I have been with StepForth Web Marketing for just over two months now working as the Sales and Marketing Assistant. I had just graduated from university and thought I knew a thing or two about Marketing. Little did I know the Marketing being communicated in university classes was really more of a “History of Marketing.” What was taught was interesting: concepts, theories, ideas and maybe it’s great to learn how things were but if you don’t understand how things are then what use is it to you? It’s like taking lessons on how to use a DOS program or program a VCR. You know how to do what used to be relevant. Staying with the times is difficult in this day and age. Especially because what people did yesterday is SOOOO yesterday. How are you supposed to know what bandwagons to jump on?
I find people who don’t understand the social world are often quick to judge it. I have friends and relatives who instantly wrote it off. They feel Twitter is for those who are interested in what shenanigans Demi and Ashton are up to or what Lady Gaga had for breakfast. They’ve written Facebook off as merely a place to “Facebook Stalk” people on their weekend activities and investigate potential love interests. I’ve been learning exponentially about social media lately. I guess you can say I’m a late bloomer. Until working here, I had never tweeted, had a LinkedIn account, or used Facebook for anything remotely useful. I had no idea what a powerful tool social media marketing could be for a business. Of everything I’ve learned, what I find most interesting in the wake of this social revolution is brands now develop through interaction rather than intended image.
In school I learned as a company, you had to tell people what you stood for, what your brand represented, and what your company’s values are. Social media has somewhat eliminated that. Companies are no longer deciding who they get to be solely by telling people who they are. Today, a company’s image is communicated to us through their actions on social media, their interest in their customer base, and their responses to comments. Talking the talk is no longer enough. Now people can publicly call you out to ensure you do in fact walk the walk. I think this direct, instant, enormous connection with people is so beneficial. Rather than explaining to people the persona of your company, let it be expressed through your tweets, Facebook posts, and blogging material. Recently I participated in a webinar hosted by HubSpot (http://www.hubspot.com) on April 13th called, “How Marketers Succeed in a Social World.” During Mike Volpe’s discussion (VP of Marketing HubSpot @mvolpe), he presented an example of how a company responded to an interesting tweet.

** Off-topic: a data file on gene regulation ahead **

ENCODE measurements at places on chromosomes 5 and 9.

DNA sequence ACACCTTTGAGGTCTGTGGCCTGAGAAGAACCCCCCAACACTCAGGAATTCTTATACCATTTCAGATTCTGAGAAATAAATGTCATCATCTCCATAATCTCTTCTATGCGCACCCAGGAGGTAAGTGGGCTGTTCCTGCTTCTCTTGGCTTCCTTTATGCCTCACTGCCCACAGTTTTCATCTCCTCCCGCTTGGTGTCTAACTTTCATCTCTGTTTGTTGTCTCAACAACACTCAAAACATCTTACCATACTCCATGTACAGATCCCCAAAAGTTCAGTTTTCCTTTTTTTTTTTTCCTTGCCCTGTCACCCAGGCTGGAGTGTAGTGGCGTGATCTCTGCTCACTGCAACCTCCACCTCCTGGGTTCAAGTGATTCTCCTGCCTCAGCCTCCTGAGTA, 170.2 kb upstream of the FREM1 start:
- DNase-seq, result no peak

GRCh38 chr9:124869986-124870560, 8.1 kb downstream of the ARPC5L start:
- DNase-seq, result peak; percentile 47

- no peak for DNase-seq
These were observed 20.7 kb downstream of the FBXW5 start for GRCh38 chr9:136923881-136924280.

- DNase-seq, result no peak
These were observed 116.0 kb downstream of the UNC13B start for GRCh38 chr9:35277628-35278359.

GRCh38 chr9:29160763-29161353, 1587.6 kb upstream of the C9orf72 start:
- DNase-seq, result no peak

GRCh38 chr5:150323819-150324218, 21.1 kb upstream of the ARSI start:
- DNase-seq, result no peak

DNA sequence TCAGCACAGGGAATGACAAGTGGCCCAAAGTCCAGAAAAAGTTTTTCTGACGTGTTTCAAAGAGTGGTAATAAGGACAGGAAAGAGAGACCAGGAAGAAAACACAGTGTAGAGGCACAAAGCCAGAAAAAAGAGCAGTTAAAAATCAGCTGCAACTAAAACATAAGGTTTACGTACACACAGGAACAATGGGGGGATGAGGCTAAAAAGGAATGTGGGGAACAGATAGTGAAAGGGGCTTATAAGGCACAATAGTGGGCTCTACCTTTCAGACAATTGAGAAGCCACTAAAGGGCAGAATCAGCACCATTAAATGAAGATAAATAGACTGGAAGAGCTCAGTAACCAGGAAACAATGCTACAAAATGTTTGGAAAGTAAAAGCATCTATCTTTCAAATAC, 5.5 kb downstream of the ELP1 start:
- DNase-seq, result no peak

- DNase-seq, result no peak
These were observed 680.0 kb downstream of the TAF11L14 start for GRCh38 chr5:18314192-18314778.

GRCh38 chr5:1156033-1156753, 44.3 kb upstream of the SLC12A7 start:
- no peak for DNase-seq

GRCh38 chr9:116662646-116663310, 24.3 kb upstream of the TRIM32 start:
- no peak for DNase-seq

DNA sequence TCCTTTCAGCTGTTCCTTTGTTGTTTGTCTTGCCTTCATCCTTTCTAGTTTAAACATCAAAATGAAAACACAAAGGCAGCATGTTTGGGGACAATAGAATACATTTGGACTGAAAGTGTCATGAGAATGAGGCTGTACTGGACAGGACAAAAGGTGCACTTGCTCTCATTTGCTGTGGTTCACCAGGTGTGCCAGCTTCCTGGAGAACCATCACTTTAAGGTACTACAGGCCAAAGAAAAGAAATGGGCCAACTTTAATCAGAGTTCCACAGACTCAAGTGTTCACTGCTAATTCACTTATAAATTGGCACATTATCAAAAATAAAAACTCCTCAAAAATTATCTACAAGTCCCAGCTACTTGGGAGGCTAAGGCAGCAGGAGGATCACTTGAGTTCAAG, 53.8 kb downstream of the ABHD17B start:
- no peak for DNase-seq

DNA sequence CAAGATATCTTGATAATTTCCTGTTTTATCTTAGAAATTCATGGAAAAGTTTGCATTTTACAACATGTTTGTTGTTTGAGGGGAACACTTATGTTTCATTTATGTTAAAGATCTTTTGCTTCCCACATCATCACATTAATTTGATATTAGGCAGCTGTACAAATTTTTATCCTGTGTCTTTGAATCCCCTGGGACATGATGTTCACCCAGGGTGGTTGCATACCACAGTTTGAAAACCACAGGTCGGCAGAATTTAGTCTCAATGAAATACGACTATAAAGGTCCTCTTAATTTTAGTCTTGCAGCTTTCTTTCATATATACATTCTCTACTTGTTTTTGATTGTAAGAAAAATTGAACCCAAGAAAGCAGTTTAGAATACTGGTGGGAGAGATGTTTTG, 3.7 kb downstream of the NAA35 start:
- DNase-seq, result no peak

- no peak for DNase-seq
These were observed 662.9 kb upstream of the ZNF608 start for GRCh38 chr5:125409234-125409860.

How hilarious is this? I laughed. I know nothing about JetBlue Airways at all but this response instantly gave me the impression they had a sense of humor, and they were interested in what people were saying about them. And it doesn’t even matter if it’s true. It has some truth to it because I perceived it to be that way. That’s what’s so interesting about today’s way of formulating opinions on companies. I’m not formulating an opinion of JetBlue based on their aircraft quality, or their customer service but their ability to connect with the public.
Understanding the power social media holds is so valuable for marketers. So don’t be afraid of it. Things constantly change, and if you don’t, you’ll miss the boat. I almost did.